Today's Top Talent Will Only Work for a Company That Stands for Something
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Most large corporations, especially in the Fortune 500, have coasted for too long on the talent front, over-relying on brand recognition created by ad men in a bygone era. Even as many have embraced digital transformation and strategic sponsorships to stay relevant with younger customers and employees, there still exists a large perception gap between Boomer and Gen X execs and their Millennial employees about employee brand.
For starters, Millennials don't trust governmental and others institutions, nor large corporations, given socio-political and income stagnation. Moreover, they give greater weight to a company's social mission -- or lack thereof -- when deciding whether to buy from or work for a certain company. It's no longer enough for a company's HR strategy to hinge on spun PR, a few photo-ops and campus visits, while throwing money and short-term perks at new recruits.
In our age of social media and self-righteous outrage, word travels fast, both good and bad. One slip-up by a large brand like United or Uber can see to it the brand suffers with customers and becomes radioactive to top talent. Sometimes irreparably.
EX marks the new bull's eye.
In the last few years, customer experience (CX) has become a critical concern for brands desperate for relevance and engagement. By this point, 90 percent of brands compete on customer experience.
The next frontier, according to Forbes, is employee experience (EX). Calling 2018 the "Year of Employee Experience," they assert that brands must now apply the principles of CX to attract, retain, develop their Millennial and Gen Z employees to make them brand ambassadors and leaders.
To do this effectively, brands must stop being reactive. Millennials do care a great deal -- and significantly more than Gen X and Boomers, on average -- about corporate social responsibility, says Huffington Post. With already short average Millennial tenures shrinking further, plus a strong economy and high job mobility, brands must pro-actively optimize the employee experience (EX) at every stage to remain compelling to top talent.
To do this, companies must start from Maslow's hierarchy as rewritten for the workplace. This includes a competitive salary and health and financial benefits for each employee, as well as strategic (rather than short-term) perks specifically relevant to each employee. Beyond this, founders must create a mission-centered culture of transparency with clear organizational values (such as a "No A-Hole Rule," for instance).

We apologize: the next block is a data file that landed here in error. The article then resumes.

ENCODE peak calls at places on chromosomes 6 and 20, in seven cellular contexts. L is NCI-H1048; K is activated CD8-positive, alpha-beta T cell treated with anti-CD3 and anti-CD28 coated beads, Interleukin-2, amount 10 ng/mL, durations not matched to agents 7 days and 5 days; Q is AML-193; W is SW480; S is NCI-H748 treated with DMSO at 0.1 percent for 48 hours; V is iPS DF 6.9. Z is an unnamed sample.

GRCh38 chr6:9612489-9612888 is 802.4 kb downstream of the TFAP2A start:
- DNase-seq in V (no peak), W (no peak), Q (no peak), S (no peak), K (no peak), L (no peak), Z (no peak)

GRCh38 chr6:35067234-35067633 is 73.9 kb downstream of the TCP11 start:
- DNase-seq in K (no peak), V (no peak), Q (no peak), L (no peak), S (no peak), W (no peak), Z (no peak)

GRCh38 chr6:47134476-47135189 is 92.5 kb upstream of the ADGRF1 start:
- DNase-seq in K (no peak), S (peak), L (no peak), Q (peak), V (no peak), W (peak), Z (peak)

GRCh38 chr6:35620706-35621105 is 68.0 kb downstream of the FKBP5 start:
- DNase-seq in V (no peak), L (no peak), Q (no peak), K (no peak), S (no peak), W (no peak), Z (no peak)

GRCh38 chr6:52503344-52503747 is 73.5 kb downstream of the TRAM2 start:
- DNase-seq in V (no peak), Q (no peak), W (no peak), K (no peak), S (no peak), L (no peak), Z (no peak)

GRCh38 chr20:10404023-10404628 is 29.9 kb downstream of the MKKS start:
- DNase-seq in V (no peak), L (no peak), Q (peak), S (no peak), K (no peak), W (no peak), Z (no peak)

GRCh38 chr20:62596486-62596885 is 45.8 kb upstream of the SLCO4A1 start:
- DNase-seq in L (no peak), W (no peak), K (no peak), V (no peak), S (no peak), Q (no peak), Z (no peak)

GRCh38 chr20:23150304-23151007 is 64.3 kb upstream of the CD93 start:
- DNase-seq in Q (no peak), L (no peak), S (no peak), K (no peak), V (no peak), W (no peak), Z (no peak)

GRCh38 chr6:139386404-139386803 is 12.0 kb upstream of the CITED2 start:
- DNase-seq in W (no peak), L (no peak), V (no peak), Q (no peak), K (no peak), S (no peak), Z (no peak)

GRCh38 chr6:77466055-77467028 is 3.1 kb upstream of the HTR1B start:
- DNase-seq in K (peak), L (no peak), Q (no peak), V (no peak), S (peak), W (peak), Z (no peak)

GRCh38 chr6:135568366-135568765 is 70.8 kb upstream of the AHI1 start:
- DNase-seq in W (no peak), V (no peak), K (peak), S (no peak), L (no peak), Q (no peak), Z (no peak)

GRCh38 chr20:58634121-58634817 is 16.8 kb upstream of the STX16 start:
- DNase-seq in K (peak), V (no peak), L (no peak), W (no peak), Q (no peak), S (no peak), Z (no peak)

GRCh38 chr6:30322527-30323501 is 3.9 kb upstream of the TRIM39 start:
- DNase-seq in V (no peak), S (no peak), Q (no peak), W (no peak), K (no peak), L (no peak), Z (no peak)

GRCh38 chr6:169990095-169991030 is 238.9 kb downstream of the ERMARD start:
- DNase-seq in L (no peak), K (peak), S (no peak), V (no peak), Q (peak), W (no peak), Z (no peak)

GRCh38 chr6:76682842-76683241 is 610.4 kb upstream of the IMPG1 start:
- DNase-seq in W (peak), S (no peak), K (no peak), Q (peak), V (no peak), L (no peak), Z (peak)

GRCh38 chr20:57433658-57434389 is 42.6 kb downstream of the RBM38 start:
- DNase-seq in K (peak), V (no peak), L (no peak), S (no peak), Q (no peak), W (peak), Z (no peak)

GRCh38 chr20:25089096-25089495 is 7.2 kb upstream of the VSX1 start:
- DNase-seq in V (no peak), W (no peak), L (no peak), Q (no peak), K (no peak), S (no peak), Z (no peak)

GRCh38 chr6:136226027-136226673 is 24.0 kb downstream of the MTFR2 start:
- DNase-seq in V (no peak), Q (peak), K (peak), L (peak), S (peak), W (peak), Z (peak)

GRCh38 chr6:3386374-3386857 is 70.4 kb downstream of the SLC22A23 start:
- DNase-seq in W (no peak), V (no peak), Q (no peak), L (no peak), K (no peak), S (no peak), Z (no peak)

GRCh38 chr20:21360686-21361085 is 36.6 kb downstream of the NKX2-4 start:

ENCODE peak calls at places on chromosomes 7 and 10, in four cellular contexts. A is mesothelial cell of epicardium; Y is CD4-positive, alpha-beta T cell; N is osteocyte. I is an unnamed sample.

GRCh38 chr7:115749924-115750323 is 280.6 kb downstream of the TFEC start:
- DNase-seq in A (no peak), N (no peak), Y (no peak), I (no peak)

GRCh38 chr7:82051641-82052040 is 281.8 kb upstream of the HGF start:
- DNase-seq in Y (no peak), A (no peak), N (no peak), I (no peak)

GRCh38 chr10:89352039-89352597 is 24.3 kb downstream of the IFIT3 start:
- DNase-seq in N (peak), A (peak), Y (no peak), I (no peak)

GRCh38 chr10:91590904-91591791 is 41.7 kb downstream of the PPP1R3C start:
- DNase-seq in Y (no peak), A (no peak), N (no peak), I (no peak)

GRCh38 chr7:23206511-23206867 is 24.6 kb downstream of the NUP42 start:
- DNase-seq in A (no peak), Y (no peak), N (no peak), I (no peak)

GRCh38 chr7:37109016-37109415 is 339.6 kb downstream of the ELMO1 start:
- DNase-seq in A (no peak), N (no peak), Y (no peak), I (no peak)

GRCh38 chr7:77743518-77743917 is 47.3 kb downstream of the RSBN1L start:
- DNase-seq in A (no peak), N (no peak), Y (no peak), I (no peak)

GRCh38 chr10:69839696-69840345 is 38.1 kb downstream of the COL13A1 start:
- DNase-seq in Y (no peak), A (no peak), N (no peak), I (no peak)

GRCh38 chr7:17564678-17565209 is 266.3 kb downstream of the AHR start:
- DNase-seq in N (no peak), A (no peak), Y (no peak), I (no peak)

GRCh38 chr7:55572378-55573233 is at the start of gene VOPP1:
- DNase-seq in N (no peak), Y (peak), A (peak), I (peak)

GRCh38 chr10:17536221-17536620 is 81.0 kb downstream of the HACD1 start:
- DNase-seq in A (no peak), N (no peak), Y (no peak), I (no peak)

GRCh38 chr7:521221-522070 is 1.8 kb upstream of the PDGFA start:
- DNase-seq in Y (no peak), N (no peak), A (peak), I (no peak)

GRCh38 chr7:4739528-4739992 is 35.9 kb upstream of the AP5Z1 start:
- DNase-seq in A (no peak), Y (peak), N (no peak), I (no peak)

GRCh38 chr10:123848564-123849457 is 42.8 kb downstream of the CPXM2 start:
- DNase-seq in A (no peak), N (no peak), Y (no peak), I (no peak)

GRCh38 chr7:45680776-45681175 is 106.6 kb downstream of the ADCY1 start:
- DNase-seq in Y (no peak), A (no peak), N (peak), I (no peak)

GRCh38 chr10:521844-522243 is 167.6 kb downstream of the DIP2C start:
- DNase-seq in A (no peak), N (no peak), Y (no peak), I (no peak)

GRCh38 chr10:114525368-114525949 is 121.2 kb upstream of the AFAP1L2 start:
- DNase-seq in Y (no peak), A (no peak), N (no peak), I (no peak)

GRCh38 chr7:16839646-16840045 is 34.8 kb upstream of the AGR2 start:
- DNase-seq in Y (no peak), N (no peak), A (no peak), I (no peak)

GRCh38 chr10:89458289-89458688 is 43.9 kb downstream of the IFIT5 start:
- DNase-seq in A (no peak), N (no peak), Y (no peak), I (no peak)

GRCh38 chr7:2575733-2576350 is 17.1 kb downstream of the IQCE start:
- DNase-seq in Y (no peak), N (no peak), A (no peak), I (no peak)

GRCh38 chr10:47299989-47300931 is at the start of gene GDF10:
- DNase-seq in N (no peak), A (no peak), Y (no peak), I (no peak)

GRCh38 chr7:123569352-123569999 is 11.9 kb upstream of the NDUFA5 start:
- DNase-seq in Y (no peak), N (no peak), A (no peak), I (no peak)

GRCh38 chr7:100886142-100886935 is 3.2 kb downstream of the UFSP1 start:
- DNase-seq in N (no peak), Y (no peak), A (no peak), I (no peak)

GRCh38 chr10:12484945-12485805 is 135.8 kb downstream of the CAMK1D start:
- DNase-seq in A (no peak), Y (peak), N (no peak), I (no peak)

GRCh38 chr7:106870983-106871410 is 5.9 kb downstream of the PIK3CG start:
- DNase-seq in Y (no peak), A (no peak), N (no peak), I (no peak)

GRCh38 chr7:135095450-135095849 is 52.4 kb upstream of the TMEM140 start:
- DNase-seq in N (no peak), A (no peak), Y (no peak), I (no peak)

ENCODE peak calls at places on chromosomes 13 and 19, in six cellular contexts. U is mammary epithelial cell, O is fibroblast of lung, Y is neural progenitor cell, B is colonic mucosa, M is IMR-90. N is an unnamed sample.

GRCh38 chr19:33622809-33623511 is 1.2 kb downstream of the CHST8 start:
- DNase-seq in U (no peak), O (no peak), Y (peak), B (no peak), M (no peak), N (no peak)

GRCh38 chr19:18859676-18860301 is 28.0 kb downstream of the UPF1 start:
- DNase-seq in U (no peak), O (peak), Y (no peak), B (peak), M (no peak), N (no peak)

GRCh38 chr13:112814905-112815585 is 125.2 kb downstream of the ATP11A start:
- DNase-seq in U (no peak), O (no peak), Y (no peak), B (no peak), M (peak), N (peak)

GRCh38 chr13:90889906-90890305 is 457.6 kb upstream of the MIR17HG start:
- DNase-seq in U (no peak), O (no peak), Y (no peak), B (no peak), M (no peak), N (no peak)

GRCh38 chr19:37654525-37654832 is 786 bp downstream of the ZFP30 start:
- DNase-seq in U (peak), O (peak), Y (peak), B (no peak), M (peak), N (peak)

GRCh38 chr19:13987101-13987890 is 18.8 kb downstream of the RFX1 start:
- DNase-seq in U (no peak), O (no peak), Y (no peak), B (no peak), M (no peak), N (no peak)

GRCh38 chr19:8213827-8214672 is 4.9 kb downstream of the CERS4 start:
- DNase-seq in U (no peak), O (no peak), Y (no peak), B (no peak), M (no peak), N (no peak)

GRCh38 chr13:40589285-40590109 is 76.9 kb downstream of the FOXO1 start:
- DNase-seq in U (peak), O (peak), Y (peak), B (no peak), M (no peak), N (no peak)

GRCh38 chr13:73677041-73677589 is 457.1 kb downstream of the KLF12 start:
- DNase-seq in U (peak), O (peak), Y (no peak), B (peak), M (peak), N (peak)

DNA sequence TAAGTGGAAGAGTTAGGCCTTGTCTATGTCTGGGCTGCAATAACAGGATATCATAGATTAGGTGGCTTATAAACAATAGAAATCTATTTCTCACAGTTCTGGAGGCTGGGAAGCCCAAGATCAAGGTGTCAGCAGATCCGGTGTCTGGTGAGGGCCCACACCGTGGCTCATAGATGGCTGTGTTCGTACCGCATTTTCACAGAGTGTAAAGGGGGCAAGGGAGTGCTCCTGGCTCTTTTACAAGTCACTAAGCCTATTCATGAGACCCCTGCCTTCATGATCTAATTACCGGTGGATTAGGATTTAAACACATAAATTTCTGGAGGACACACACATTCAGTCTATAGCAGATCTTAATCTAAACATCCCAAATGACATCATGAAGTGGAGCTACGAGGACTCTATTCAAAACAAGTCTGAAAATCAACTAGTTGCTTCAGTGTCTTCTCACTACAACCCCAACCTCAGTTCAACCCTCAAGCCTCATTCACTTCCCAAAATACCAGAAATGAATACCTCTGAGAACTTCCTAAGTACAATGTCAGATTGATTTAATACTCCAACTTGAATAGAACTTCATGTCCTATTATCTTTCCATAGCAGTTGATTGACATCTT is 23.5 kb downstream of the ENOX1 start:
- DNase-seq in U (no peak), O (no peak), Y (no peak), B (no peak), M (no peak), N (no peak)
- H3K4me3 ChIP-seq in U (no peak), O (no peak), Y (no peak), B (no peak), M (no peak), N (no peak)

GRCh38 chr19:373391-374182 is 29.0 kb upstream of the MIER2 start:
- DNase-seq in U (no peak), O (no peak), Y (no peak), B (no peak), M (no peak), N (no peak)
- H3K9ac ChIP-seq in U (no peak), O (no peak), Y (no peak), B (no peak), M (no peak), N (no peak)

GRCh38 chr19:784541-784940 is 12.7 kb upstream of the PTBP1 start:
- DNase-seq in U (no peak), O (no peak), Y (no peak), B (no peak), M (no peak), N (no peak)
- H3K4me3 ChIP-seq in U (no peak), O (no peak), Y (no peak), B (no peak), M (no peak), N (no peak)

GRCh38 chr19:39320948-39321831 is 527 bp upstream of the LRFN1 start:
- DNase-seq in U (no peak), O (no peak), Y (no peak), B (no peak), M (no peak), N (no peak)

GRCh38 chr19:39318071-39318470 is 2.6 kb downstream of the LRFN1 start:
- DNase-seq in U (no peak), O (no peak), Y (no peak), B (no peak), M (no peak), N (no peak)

They should encourage optimal utilization of talent internally by facilitating internal mobility, opportunity creation and side-project involvement by employees. As a rule, smart and strategic management stays mostly out of top talent's way. Effective management provides quick and frank feedback and iteration for all, while fostering a culture that continually cultivates the regular celebration of wins, large and small, by all team members.
Optimizing individual talent.
Going higher in Maslow's hierarchy for the workplace, brands must create ample opportunity for top talent to engage in personal and professional development, including time set aside to work on personal projects, much like Google has done for years. These opportunities must be carefully tailored for each employee. They mustn't be canned or irrelevant to an employee's individual career trajectory.
One of the best ways to help each employee become the best version of him- or herself is to pay for a coach of their choice to help develop their career, leadership and/or business skills. Personalized attention and the attendant investment tangibly shows the employee that the company truly cares about him or her as a principle, enough to invest significant resources and time.
Last, but not least, a great employer brand in our age must build a broader, more diverse and inclusive umbrella for employees and customers. This starts with hiring under-represented talent that thinks, works and sees the world differently than over-represented demographics -- then getting out of their way, so they can do their best work and help your brand access new markets and customers, to create new revenue.
Above all, building a compelling employer brand is strongly aligned with improving the bottom line. As such, it should not be viewed as a drain on time and resources. Rather it is a strategic organizational transformation, one intended to increase the brand's relevance to customers and employees, which will in turn lead to better performance and to happier shareholders and board.